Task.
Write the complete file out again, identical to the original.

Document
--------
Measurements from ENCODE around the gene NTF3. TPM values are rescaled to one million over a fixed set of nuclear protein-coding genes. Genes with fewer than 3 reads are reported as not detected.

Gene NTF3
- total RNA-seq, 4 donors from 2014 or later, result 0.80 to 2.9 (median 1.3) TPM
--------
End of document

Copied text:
Measurements from ENCODE around the gene NTF3. TPM values are rescaled to one million over a fixed set of nuclear protein-coding genes. Genes with fewer than 3 reads are reported as not detected.

Gene NTF3
- total RNA-seq, 4 donors from 2014 or later, result 0.80 to 2.9 (median 1.3) TPM